Introduced last month, news trends takes a quantitative approach to understanding the stories and publications that are driving coverage of China. The data is based on the stories that appear during daily queries on Google News for the term “China.”

Who are the most influential China-focused tweeters?

A sample network graph produced by CBR’s analysis

Twitter, at its best, offers immediate, direct, and transparent conversation on the most important issues of the day. But it can also be a driver of polarization and misinformation. To its credit, global China-watchers maintain one of the Twitter communities that most consistently realizes the platform’s positive potential.

But who are the most influential China-focused tweeters? CBR is introducing an index to find out, weighting equally public and elite influence. The former is measured by the number of followers an account has and the latter by an account’s betweenness centrality, a measure used in network analysis that quantifies how connected an individual is to other prominent accounts. Three rankings were produced for individual accounts predominantly tweeting in English or Chinese and institutional accounts in any language.

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Who’s searching about the trade war? Not Trump states.

The trade war took another of its many turns this week as the United States and China agreed to resume talks in October, sending markets higher. The news is presumably a fillip for Trump-leaning states, which have been disproportionately and purposefully targeted by China’s retaliatory tariffs. That is, if they’re paying attention. A new analysis for China Books Review finds that the states that most strongly supported Donald Trump in the 2016 election are the least likely to search Google for information about the trade war.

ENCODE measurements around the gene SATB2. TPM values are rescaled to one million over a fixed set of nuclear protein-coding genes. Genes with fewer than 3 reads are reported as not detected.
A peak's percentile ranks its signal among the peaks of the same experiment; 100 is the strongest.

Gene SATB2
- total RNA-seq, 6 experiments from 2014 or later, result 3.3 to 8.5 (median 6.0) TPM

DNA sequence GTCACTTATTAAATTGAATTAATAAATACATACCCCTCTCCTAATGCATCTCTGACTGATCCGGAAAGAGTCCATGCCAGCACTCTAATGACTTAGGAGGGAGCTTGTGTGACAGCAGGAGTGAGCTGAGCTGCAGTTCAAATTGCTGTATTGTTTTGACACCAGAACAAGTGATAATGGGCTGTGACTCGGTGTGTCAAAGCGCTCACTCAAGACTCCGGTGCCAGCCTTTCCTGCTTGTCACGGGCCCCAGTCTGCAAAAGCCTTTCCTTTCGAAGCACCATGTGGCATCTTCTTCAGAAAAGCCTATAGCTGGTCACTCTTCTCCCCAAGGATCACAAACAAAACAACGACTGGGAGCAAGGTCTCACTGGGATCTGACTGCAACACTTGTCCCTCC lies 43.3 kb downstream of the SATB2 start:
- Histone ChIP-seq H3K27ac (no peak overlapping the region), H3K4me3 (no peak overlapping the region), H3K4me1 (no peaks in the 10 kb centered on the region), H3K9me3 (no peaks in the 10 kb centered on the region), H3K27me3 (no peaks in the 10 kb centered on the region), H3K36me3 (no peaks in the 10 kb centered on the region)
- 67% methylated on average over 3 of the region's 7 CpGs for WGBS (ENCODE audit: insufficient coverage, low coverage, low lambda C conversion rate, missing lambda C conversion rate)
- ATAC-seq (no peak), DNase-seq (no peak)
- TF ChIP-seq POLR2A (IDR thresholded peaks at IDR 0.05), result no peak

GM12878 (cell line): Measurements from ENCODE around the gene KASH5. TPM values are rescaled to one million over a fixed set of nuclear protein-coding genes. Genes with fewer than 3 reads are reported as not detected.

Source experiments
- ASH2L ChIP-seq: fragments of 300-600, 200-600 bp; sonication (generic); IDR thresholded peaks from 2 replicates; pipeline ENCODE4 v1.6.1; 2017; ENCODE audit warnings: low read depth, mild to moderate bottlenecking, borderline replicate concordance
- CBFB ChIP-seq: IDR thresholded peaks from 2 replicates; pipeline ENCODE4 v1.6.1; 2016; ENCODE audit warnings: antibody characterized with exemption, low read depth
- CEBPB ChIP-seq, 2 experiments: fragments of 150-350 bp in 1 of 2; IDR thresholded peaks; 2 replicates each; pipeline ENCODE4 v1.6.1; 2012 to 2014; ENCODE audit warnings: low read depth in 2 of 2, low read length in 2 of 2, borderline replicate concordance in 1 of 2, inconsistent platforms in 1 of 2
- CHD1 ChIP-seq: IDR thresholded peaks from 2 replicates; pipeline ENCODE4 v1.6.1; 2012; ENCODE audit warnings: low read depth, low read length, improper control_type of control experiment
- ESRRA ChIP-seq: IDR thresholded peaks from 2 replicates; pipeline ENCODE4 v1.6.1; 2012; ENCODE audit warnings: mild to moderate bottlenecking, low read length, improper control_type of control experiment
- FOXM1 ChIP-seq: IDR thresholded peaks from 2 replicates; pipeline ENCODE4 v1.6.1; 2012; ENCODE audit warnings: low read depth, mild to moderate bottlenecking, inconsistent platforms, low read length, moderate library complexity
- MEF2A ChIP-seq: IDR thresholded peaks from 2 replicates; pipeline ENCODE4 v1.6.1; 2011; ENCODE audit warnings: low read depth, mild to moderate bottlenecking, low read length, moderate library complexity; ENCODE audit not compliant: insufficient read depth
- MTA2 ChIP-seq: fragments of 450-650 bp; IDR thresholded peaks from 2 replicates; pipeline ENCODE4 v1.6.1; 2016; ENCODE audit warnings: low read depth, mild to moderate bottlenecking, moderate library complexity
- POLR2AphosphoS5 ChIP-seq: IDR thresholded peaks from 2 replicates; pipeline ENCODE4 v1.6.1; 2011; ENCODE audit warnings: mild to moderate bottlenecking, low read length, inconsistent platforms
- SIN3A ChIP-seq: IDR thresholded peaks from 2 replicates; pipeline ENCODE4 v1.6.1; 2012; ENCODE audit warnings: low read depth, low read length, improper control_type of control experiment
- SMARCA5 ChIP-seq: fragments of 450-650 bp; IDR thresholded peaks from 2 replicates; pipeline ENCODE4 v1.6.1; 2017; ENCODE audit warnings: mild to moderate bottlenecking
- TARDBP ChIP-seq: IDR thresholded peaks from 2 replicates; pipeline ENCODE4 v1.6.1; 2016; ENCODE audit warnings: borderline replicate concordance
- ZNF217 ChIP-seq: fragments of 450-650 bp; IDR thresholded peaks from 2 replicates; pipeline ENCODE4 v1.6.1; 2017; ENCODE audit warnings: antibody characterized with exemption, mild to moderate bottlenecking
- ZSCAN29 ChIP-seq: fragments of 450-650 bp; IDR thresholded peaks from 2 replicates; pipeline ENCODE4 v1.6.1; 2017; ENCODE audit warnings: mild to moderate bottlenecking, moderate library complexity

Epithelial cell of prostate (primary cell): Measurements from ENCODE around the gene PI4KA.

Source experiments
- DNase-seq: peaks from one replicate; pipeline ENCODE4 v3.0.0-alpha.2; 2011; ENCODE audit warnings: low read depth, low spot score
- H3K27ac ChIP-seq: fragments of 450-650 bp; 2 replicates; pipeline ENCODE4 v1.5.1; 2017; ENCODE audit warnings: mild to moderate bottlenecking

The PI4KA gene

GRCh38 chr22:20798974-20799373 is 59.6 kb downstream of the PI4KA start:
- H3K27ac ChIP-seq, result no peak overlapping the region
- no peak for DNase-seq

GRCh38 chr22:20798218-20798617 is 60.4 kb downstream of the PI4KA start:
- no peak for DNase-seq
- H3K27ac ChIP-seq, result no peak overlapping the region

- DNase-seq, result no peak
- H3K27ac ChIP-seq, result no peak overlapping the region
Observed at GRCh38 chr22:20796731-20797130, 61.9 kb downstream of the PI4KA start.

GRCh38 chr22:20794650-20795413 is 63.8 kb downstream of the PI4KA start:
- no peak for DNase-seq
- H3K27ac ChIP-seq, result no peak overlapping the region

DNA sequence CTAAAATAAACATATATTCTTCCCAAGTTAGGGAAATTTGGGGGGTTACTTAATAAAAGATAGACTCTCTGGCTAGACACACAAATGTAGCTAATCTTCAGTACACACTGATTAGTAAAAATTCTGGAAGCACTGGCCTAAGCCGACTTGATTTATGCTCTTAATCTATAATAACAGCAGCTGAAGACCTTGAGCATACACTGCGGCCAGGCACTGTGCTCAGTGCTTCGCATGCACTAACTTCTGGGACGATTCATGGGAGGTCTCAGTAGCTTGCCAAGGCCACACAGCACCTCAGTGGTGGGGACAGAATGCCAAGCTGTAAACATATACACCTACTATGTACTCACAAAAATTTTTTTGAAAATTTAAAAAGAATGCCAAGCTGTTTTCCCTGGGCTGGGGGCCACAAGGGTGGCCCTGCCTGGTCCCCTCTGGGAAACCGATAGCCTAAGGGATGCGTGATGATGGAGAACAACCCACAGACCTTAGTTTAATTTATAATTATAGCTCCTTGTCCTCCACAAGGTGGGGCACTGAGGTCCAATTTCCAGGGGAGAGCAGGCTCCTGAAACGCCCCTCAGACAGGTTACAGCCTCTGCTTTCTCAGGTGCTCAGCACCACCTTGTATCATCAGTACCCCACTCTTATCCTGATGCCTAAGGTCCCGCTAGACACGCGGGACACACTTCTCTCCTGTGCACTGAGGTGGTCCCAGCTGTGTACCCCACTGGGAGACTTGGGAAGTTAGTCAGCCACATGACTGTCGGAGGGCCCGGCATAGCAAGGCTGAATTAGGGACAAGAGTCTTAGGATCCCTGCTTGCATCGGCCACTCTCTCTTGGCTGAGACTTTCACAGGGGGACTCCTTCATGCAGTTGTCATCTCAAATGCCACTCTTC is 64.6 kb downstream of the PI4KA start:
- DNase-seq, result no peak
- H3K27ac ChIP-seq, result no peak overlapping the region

States that voted for Trump in 2016 are least likely to search Google for info about the "trade war"
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August news trends

Hong Kong was the most frequent topic of articles aggregated by Google News related to China in August, according to a quantitative news analysis by China Books Review. The analysis, which will be published monthly, uses daily Google News results for stories related to China to identify key trends.

Google News is an important aggregator and, for many publishers, it and the Google search engine account for the plurality of their web traffic. Thus, the stories that Google News elevates plays an important role in shaping popular understanding of China. In August, the data set included 1,575 unique articles from some 200 publications. Article titles mentioning Hong Kong constituted 10% of those aggregated, closely followed by the trade war.